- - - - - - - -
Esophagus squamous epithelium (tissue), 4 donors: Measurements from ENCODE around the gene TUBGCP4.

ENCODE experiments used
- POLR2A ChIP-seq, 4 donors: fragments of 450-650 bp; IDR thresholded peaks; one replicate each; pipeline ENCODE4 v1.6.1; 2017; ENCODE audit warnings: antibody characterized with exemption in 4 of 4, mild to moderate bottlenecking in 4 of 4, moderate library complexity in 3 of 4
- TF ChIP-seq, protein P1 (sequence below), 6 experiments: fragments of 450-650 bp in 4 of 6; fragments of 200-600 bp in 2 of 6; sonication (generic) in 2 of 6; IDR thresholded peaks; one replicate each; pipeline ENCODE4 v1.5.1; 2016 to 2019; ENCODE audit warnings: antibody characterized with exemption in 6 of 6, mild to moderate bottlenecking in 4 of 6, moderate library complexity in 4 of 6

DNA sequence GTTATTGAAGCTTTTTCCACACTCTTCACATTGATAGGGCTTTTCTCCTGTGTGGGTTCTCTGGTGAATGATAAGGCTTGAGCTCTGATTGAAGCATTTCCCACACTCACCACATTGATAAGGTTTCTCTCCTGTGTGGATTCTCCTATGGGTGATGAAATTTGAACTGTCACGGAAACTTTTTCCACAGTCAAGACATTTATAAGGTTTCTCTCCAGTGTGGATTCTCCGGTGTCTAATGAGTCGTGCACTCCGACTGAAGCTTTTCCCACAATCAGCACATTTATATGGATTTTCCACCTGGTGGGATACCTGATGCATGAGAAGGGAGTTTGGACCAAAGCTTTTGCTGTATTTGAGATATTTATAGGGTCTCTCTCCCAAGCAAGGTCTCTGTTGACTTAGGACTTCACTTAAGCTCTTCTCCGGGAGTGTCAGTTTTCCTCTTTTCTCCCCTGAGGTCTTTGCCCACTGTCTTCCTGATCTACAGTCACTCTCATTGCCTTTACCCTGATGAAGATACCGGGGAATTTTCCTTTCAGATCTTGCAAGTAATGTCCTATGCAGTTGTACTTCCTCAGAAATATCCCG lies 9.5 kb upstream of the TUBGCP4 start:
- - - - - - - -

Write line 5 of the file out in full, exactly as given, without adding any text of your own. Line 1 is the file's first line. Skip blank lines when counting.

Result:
DNA sequence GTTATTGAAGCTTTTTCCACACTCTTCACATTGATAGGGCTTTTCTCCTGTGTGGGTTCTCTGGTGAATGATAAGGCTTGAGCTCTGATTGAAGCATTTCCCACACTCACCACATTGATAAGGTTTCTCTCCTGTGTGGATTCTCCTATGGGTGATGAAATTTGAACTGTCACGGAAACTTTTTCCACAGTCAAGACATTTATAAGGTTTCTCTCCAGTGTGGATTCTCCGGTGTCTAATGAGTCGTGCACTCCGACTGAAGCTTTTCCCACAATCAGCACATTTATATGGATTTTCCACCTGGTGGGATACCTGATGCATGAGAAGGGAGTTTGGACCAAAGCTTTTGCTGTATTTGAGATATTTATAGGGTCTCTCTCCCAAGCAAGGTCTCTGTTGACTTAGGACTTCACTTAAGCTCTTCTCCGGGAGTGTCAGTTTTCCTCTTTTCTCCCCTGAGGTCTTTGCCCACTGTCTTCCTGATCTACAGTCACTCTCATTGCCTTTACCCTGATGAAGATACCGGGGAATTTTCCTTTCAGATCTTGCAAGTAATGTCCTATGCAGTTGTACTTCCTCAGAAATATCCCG lies 9.5 kb upstream of the TUBGCP4 start: